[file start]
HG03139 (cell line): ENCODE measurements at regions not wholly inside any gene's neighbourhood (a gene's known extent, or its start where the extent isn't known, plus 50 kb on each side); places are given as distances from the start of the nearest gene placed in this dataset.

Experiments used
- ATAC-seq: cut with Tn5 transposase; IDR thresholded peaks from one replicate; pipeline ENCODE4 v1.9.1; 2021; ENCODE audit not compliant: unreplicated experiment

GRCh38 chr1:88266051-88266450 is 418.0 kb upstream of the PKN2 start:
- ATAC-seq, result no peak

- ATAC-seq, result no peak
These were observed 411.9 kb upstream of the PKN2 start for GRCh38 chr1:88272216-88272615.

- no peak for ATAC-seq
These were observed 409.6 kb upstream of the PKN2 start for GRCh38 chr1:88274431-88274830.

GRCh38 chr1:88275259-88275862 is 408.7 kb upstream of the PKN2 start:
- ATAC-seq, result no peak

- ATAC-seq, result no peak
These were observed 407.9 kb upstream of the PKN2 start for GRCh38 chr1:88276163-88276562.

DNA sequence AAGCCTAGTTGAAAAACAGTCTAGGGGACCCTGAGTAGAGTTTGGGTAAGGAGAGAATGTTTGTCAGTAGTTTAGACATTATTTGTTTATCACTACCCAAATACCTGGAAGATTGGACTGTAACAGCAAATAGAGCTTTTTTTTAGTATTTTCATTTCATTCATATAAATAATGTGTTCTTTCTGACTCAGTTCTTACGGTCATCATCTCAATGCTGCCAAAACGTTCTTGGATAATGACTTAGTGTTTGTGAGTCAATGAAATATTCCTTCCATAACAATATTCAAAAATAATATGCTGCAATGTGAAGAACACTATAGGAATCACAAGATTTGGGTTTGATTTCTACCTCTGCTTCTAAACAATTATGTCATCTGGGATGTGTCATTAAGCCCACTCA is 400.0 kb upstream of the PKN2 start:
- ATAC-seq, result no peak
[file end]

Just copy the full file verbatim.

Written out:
HG03139 (cell line): ENCODE measurements at regions not wholly inside any gene's neighbourhood (a gene's known extent, or its start where the extent isn't known, plus 50 kb on each side); places are given as distances from the start of the nearest gene placed in this dataset.

Experiments used
- ATAC-seq: cut with Tn5 transposase; IDR thresholded peaks from one replicate; pipeline ENCODE4 v1.9.1; 2021; ENCODE audit not compliant: unreplicated experiment

GRCh38 chr1:88266051-88266450 is 418.0 kb upstream of the PKN2 start:
- ATAC-seq, result no peak

- ATAC-seq, result no peak
These were observed 411.9 kb upstream of the PKN2 start for GRCh38 chr1:88272216-88272615.

- no peak for ATAC-seq
These were observed 409.6 kb upstream of the PKN2 start for GRCh38 chr1:88274431-88274830.

GRCh38 chr1:88275259-88275862 is 408.7 kb upstream of the PKN2 start:
- ATAC-seq, result no peak

- ATAC-seq, result no peak
These were observed 407.9 kb upstream of the PKN2 start for GRCh38 chr1:88276163-88276562.

DNA sequence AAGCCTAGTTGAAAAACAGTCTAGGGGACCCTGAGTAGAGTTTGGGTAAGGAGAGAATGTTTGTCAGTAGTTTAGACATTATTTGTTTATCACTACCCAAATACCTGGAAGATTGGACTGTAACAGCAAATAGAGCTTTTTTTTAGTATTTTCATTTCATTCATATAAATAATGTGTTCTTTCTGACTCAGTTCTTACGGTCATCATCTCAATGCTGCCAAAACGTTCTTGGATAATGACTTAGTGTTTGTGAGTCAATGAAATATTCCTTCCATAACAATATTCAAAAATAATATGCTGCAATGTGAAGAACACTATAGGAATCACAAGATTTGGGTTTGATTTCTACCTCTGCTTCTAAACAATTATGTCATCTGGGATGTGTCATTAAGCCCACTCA is 400.0 kb upstream of the PKN2 start:
- ATAC-seq, result no peak